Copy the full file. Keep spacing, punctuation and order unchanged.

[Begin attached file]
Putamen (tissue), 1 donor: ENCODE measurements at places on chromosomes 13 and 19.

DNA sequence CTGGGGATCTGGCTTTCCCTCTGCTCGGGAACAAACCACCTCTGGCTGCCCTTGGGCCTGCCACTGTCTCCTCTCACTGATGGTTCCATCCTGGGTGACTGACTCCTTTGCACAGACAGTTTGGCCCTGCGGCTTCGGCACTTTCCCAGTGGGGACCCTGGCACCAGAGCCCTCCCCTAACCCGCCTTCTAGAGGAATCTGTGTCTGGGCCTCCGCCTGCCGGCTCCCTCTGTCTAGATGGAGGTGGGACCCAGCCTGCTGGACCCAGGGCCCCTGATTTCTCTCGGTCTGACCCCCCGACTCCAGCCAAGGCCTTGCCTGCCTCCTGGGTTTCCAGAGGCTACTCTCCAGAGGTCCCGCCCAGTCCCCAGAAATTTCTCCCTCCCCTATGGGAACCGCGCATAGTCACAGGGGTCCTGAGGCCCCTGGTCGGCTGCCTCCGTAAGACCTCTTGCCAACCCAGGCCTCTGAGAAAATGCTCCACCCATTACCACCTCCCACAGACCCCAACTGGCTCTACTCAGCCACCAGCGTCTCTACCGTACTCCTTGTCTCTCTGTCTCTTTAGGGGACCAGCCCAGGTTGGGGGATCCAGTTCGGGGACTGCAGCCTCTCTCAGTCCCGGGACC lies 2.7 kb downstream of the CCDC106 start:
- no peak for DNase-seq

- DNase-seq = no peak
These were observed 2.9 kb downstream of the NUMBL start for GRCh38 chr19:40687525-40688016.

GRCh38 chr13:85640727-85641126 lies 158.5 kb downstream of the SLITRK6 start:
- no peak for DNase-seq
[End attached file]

Putamen (tissue), 1 donor: ENCODE measurements at places on chromosomes 13 and 19.

DNA sequence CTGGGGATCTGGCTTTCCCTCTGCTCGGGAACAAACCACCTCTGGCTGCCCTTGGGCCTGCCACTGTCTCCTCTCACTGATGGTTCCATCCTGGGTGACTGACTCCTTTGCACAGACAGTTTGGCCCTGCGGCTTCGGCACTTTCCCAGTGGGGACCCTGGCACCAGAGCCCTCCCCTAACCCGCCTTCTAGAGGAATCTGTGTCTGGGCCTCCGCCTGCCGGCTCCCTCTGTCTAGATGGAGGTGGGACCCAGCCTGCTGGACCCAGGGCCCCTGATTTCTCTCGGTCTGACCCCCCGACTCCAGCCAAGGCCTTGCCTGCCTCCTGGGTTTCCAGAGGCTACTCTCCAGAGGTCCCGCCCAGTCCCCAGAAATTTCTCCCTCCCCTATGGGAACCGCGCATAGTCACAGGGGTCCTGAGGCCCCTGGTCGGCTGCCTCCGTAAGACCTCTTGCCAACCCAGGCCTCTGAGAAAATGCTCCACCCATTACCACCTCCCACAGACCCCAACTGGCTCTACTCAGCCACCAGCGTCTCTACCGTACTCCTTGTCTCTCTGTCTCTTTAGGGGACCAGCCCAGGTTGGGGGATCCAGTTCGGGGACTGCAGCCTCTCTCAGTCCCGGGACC lies 2.7 kb downstream of the CCDC106 start:
- no peak for DNase-seq

- DNase-seq = no peak
These were observed 2.9 kb downstream of the NUMBL start for GRCh38 chr19:40687525-40688016.

GRCh38 chr13:85640727-85641126 lies 158.5 kb downstream of the SLITRK6 start:
- no peak for DNase-seq